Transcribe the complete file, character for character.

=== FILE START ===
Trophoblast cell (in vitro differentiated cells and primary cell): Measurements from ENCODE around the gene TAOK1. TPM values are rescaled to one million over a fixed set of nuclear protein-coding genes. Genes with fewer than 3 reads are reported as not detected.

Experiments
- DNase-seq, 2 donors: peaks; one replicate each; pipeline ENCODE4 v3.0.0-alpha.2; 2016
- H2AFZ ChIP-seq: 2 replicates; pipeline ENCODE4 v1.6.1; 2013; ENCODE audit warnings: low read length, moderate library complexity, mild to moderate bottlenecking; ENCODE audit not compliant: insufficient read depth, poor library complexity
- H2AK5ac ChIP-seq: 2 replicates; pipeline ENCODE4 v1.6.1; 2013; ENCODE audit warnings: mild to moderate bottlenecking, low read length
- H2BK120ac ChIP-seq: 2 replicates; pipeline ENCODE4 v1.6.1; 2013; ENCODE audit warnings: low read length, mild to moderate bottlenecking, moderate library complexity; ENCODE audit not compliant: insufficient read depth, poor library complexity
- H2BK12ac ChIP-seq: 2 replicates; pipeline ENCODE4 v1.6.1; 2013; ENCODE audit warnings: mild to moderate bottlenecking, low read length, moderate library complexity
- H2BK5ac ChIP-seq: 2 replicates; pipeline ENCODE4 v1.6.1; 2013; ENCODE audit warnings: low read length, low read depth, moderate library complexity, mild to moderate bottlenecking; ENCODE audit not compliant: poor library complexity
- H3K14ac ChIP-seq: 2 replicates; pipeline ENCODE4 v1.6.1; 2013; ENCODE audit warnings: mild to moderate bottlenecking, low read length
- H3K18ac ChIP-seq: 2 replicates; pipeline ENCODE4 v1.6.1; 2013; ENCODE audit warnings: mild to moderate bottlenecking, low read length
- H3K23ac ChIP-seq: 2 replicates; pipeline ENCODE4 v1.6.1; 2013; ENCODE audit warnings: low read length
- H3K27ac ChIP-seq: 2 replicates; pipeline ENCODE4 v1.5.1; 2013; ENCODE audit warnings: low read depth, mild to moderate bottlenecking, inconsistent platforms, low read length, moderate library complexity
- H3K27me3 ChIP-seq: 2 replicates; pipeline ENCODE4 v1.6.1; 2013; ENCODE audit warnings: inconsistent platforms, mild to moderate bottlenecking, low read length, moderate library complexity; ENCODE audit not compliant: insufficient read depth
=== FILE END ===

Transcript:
Trophoblast cell (in vitro differentiated cells and primary cell): Measurements from ENCODE around the gene TAOK1. TPM values are rescaled to one million over a fixed set of nuclear protein-coding genes. Genes with fewer than 3 reads are reported as not detected.

Experiments
- DNase-seq, 2 donors: peaks; one replicate each; pipeline ENCODE4 v3.0.0-alpha.2; 2016
- H2AFZ ChIP-seq: 2 replicates; pipeline ENCODE4 v1.6.1; 2013; ENCODE audit warnings: low read length, moderate library complexity, mild to moderate bottlenecking; ENCODE audit not compliant: insufficient read depth, poor library complexity
- H2AK5ac ChIP-seq: 2 replicates; pipeline ENCODE4 v1.6.1; 2013; ENCODE audit warnings: mild to moderate bottlenecking, low read length
- H2BK120ac ChIP-seq: 2 replicates; pipeline ENCODE4 v1.6.1; 2013; ENCODE audit warnings: low read length, mild to moderate bottlenecking, moderate library complexity; ENCODE audit not compliant: insufficient read depth, poor library complexity
- H2BK12ac ChIP-seq: 2 replicates; pipeline ENCODE4 v1.6.1; 2013; ENCODE audit warnings: mild to moderate bottlenecking, low read length, moderate library complexity
- H2BK5ac ChIP-seq: 2 replicates; pipeline ENCODE4 v1.6.1; 2013; ENCODE audit warnings: low read length, low read depth, moderate library complexity, mild to moderate bottlenecking; ENCODE audit not compliant: poor library complexity
- H3K14ac ChIP-seq: 2 replicates; pipeline ENCODE4 v1.6.1; 2013; ENCODE audit warnings: mild to moderate bottlenecking, low read length
- H3K18ac ChIP-seq: 2 replicates; pipeline ENCODE4 v1.6.1; 2013; ENCODE audit warnings: mild to moderate bottlenecking, low read length
- H3K23ac ChIP-seq: 2 replicates; pipeline ENCODE4 v1.6.1; 2013; ENCODE audit warnings: low read length
- H3K27ac ChIP-seq: 2 replicates; pipeline ENCODE4 v1.5.1; 2013; ENCODE audit warnings: low read depth, mild to moderate bottlenecking, inconsistent platforms, low read length, moderate library complexity
- H3K27me3 ChIP-seq: 2 replicates; pipeline ENCODE4 v1.6.1; 2013; ENCODE audit warnings: inconsistent platforms, mild to moderate bottlenecking, low read length, moderate library complexity; ENCODE audit not compliant: insufficient read depth